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Anna Russakoff

Imagining the Miraculous: Miraculous Images of the Virgin Mary in French Illuminated Manuscripts, ca. 1250–ca. 1450

Studies and Texts 215; Text Image Context: Studies in Medieval Manuscript Illumination 7 • 2019 • xviii, 194 pp. incl. 94 colour illus. • ISBN 978-0-88844-215-4 • Cloth • $95

This is not a book about miraculous images of the Virgin Mary (be they icons, sculptures, altarpieces, or reliquaries) but about their representations in French illuminated manuscripts from ca. 1250 to ca. 1450. Most of these depictions of the Virgin Mary cannot be identified even tangentially with particular surviving images (such as the Virgins of Rocamadour, Soissons, Chartres, and Laon). Rather, these illustrations point to the ubiquity of local miraculous Marian images in devotional practices from the thirteenth to the fifteenth century in French-speaking regions. This book analyzes depictions of material images and the animated miracles they performand traces their evolution from the earliest narratives of Marian miracles written in Old French to texts and images produced at the Burgundian court of the late Middle Ages.

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Edited by
Maureen B.M. Boulton

Literary Echoes of the Fourth Lateran Council in England and France, 1215–1405

Papers in Mediaeval Studies 31 • 2019 • x, 322 pp. • ISBN 978-0-88844-831-6 • Cloth • $95

The thirteenth century saw a blossoming of religious literature aimed at the laity composed in the vernacular as well as in Latin for the preachers who ministered to them. It has been traditional in literary history to attribute this vernacular creativity to the Fourth Lateran Council. Although the Council was part of a longer tradition of Church reform, it nonetheless crystallized theological and ecclesiastical thought in a form that was a spur to composition by writers and preachers for more than a century. The aim of this volume is not to attempt a comprehensive account of the Council or its reach in religious writing of the period but to further our understanding of how lay people, largely neglected by earlier councils, received Lateran IV’s doctrinal definitions and disciplinary rules. The essays gathered here concentrate on England, where bishops enacted the Council’s reforms with particular enthusiasm, and France, where the earliest instructional literature appeared.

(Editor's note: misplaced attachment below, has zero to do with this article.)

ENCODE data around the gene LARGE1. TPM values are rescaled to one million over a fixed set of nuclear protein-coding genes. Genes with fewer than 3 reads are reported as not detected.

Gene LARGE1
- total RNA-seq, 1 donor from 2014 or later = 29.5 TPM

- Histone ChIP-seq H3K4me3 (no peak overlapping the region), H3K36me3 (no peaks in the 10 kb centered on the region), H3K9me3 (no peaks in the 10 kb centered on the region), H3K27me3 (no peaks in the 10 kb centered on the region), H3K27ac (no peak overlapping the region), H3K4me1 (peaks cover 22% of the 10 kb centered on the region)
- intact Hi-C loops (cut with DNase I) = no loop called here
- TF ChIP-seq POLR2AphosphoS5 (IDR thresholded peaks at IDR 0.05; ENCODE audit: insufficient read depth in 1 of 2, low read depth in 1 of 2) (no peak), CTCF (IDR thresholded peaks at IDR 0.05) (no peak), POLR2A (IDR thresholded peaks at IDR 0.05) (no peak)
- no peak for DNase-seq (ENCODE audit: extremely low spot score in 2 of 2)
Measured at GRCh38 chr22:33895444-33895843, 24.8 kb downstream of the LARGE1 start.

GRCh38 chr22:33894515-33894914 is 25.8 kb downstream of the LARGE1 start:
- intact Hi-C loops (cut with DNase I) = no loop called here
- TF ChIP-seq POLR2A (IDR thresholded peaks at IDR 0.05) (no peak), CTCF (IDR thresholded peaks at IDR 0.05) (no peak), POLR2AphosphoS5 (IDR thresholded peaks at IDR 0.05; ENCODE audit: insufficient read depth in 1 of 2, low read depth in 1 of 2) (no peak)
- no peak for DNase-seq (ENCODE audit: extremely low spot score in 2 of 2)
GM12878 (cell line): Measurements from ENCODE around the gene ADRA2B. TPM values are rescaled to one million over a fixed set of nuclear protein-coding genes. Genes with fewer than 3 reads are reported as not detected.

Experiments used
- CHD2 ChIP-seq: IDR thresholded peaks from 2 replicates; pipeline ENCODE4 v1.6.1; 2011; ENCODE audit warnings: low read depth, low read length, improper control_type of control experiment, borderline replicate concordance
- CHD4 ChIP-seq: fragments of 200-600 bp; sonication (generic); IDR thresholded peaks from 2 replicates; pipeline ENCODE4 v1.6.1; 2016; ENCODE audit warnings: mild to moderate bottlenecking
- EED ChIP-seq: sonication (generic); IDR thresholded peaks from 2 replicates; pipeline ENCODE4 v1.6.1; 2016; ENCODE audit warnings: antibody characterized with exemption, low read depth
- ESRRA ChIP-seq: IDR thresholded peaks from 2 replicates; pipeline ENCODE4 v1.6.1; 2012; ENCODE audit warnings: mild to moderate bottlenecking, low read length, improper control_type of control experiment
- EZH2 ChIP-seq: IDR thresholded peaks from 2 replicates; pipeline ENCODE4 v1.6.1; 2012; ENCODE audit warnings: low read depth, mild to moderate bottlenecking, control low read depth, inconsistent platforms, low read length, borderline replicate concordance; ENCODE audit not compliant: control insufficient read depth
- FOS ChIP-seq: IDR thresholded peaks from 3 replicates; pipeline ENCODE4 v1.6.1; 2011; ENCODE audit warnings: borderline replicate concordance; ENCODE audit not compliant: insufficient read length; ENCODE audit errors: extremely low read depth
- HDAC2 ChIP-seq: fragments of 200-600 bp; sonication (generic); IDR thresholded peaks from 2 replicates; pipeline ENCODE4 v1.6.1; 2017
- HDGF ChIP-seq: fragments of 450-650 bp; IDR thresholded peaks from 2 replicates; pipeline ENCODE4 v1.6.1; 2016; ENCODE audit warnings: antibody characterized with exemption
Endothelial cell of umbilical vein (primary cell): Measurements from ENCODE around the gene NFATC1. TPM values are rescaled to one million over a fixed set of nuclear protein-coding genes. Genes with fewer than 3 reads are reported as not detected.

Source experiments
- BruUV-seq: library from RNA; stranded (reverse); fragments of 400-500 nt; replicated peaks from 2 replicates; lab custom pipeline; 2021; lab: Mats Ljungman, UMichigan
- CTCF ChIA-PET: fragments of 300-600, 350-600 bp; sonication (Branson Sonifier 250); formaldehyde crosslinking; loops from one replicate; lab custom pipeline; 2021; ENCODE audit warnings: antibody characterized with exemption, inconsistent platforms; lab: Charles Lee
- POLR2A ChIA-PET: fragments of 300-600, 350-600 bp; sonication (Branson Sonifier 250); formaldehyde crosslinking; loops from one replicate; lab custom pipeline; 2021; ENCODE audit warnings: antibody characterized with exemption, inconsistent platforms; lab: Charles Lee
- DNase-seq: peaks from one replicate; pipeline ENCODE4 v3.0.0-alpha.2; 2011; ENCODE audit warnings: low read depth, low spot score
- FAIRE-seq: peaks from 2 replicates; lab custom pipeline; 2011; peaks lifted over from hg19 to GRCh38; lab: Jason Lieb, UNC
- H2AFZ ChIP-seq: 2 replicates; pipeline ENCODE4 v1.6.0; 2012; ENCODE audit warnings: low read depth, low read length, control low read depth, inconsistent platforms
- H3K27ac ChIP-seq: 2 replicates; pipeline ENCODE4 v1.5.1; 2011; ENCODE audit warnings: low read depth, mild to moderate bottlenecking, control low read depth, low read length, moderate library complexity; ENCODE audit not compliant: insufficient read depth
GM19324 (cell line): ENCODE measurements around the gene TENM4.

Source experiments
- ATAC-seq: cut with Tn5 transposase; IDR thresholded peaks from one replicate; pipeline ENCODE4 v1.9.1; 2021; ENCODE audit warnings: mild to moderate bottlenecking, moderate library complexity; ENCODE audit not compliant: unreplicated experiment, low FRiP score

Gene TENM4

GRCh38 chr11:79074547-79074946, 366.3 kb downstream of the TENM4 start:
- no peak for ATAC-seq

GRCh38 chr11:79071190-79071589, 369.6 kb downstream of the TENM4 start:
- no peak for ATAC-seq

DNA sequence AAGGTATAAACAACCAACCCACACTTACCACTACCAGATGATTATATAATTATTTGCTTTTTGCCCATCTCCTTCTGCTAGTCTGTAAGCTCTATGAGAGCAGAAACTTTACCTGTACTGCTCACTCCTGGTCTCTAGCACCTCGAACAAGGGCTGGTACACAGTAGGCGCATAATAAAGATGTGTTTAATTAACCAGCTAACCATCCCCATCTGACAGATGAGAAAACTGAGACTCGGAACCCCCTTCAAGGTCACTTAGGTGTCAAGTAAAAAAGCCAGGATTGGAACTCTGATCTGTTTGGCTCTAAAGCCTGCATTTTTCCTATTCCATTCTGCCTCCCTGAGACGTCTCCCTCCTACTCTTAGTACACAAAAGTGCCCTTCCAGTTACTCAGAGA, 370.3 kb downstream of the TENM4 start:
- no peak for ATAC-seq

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Natalie M. Van Deusen

The Saga of the Sister Saints: The Legend of Martha and Mary Magdalen in Old Norse-Icelandic Translation

Studies and Texts 214 • 2019 • xiv + 222 pp. • ISBN 978-0-88844-214-7 • Cloth • $80

This book examines the cults and legends of Martha and Mary Magdalen in medieval Scandinavia, especially Iceland. While a number of parallels may be drawn between Iceland and mainland Scandinavia in terms of liturgical and artistic representations of Martha and Mary Magdalen, the Old Norse-Icelandic literary tradition stands apart from its Scandinavian counterparts in the cultural significance and relevance it gives to each of the “sister saints” in medieval Iceland, where the composite Mǫrtu saga ok Maríu Magðalenu was compiled in the mid-fourteenth century. The book concludes with a normalized edition of the only complete redaction of Mǫrtu saga ok Maríu Magðalenu, followed by its first English translation.

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Joanna Miles

The Devil's Mortal Weapons: An Anthology of Late Medieval and Protestant Vernacular Theology and Popular Culture

xvi, 400 pp. 2018. ISBN 978-0-88844-427-1 • Paper • $35

To many English Protestants, the centuries before the Reformation were an inseparable part of their own early modern cultural, religious, and textual present. However, it is not easy to discern the true scope of the Protestant engagement with the pre-Reformation past in texts in which no such engagement was openly signalled by the author or printer, and it is not always easy to distinguish the influences that shaped much of such textual output.

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Edited by
James Willoughby and Jeremy Catto

Books and Bookmen in Early Modern Britain: Essays Presented to James P. Carley

Papers in Mediaeval Studies 30. 2018. xxvi, 450 pp. ISBN 978-0-88844-830-9 • Cloth • $95

This gathering of eighteen essays explores a period in Britain when the world of letters was brought under harness by the political centre as it had never been before or has been since. The importance of royal patronage for authors and printers alike is the subject of several of these studies; others are concerned with the dangers of unorthodox reading in Tudor England. The break-up of monastic libraries is another theme, as witnessed not only in England but also by observers in the Low Countries and Italy. Also included are studies on the post-dissolution movement of medieval books into the universities and into royal and aristocratic collections, aspects of female reading, verse composition, and the act and art of writing by hand, with some editions of hitherto unprinted texts.